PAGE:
Netflix CEO Reed Hastings: The Sauron of Silicon Valley?

Say what you will about Netflix , but you have to admire the company's turn-on-a-dime flexibility.

Netflix built a unique and market-leading DVD-by-mail service, protected by enforceable business method patents and a large customer base. The company turned right around to focus on digital video streams as soon as that business model started gaining momentum. Oh, but the separation of streaming church and DVD-based state was way too quick -- so CEO Reed Hastings immediately backed off his just-hatched Qwikster idea, apologized, and kept the services integrated.

These are just a few high-profile examples from a long history of lightning-quick adjustments to Netflix's business model.

Okay, but so what?
The company is fittingly proud of this spectacular flexibility. It's a selling point when Netflix goes looking for top-shelf engineering talent. The company is quick to overcome spectacular mistakes, as evidenced by the Qwikster drama. And a certain amount of elasticity might even help Netflix establish cross-industry partnerships.

At the recent Streaming Media East confab, Netflix sent encoding tools manager David Ronca to explain how the streaming service's technical details have evolved over the years. It's fascinating stuff for us tech geeks, but probably cringe-inducing for many others. But Ronca also dropped in some wheeling-and-dealing anecdotes that make all the dry tech talk totally worth a listen.

Drop in at the 35-minute mark in this video to see how Netflix became a launch partner for Apple 's new tablet, what we now know as the first-generation iPad. As it turns out, it was all about quick reaction to Apple's impossible demands.

Apple sent a crosstown invite to Netflix on Feb. 6, 2010, asking if the company would like to be part of the iPad launch event. The catch: Then-CEO Steve Jobs would unveil the tablet less than two months later, on April 3.

Not only that, but the lessons Netflix learned from rolling out streaming services on PC systems and video game consoles would be nearly useless. Apple is very particular about what video formats its devices will support, and Ronca said that the iPad's copy protection features were nearly nonexistent. So, in less than 60 days, Netflix had to:

  • Come up with its own digital rights management tools for the iPad.

  • Figure out how to fetch and display video files with all of Apple's format quirks.

  • Re-encode the entire streaming library at various quality levels (for fast and slow network connections), according to the details worked out in the first two steps, and in time for Steve's on-stage presentation. This step alone absorbed about two weeks of the already-tight schedule.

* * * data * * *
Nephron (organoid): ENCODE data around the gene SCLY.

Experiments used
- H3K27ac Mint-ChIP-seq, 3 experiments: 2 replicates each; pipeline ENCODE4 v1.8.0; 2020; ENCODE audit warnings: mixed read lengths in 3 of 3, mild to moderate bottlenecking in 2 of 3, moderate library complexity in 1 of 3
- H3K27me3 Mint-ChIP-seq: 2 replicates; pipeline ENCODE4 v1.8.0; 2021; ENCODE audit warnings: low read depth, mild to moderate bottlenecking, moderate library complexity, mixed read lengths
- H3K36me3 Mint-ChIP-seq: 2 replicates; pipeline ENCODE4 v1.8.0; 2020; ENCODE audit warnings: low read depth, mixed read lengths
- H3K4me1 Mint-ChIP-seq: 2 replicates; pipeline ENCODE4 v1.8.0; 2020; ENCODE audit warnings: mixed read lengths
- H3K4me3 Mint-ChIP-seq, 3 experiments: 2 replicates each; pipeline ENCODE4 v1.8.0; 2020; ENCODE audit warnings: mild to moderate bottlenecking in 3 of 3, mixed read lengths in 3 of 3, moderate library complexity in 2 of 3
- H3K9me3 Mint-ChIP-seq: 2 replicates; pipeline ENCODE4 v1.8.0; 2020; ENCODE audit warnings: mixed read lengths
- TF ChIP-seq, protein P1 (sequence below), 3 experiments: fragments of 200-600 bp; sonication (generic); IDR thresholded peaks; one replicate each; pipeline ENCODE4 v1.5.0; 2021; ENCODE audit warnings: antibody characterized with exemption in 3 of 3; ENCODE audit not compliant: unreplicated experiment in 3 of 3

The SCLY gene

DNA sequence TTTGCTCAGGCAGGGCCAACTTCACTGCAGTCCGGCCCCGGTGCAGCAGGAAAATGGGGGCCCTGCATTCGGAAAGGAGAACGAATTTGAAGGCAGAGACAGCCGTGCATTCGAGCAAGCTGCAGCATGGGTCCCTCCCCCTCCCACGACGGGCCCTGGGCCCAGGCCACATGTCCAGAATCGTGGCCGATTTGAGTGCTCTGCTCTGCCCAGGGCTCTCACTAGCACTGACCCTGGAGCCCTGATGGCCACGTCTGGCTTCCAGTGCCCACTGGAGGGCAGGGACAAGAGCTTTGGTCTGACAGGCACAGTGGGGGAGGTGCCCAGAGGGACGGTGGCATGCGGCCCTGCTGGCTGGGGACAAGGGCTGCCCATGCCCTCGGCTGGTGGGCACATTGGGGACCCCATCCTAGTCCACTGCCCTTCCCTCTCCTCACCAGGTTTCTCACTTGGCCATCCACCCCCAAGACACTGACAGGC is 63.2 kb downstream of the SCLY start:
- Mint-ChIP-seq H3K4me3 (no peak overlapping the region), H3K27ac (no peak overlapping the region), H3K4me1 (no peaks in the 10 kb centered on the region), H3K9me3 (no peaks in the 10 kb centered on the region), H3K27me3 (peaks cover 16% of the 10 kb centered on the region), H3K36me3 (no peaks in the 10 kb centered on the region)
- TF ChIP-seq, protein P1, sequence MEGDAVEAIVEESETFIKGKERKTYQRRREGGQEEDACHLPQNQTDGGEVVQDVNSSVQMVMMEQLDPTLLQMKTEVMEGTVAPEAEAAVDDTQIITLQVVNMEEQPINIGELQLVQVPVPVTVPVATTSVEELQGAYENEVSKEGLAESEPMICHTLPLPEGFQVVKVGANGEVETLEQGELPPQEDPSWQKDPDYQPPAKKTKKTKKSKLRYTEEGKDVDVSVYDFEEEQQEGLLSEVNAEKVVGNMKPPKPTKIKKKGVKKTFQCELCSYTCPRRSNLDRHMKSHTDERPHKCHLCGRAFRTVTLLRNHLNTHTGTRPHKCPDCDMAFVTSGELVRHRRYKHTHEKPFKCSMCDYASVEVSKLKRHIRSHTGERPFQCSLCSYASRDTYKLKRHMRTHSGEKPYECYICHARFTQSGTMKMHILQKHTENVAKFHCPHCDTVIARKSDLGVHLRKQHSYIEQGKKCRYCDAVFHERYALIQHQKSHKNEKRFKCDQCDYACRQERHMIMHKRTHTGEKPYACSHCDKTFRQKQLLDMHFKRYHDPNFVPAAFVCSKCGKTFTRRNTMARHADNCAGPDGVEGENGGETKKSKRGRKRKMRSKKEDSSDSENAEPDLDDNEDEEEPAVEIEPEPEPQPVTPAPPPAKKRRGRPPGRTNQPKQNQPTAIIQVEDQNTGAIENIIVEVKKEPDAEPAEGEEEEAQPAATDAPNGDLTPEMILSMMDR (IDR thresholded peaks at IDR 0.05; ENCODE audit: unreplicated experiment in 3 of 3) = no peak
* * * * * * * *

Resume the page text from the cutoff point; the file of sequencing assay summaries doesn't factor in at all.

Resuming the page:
• Design an iPad-compatible user interface that makes the iPad itself look good. That's your job as a high-profile launch partner, right?

Hastings immediately accepted the challenge, and pretty much put his entire company to work on the iPad implementation. "Less than 60 days, all of Netflix turned like a laser," Ronca said. "It was kind of like the Great Eye in The Lord of the Rings when you've got Sauron's interest, his eye just focused in on you. ... When our CEO gets that interest, when we see an opportunity, the company will turn and shift and put everything into it."

Netflix's corporate headquarters in Los Gatos, California. Not quite as imposing as Sauron's tower in Mordor, but Netflix is planning a new corporate campus. Can you see Reed Hastings' all-seeing eye turning to focus on Cupertino across the Valley?

So, that's exactly what happened. At the core of this solution, you'll find Netflix's overall corporate philosophy. Hire the best people, and give them plenty of freedom to do what they do best; then just get out of the way and watch the magic happen. Or in Ronca's words, "You don't have to spend six months planning, you simply put the best people in the room and have them work it out."

How does this tale help Netflix investors?
This episode also shows you why Apple isn't likely to buy Netflix outright anytime soon. The two corporate cultures are almost exact opposites, and Apple would likely need to rebuild Netflix from scratch, as the top talent balks at Cupertino's ultra-tight reins. Just look at the question of digital content formats. Apple requires that you meet its specifications exactly, because Apple won't sully its perfect system designs with support for additional formats. Keep it tight, keep it clean. By contrast, Ronca puts Netflix at "the other extreme: give us whatever and we'll put it through. And that's been our model."

That model isn't scaling fast enough these days, so Netflix has started to place some quality demands on incoming digital source materials. But you'll never see Netflix drawing a line in the sand, demanding that content producers fit a certain template or else, like Apple does. Apple relishes in telling its users and developers what to do. Netflix simply wants to play with everybody, on any platform, and will bend over backwards to make it happen.

That's why the company stood ready to jump at Apple's invitation, with the full backing of its local Sauron. You can bet that Hastings will be ready to jump on the next unexpected business opportunity with impunity, regardless of how short the development lead time might be.

This is the kind of opportunistic management that makes me happy to be a Netflix shareholder for the long term. Hastings will leave no stone unturned in search of the next big thing.

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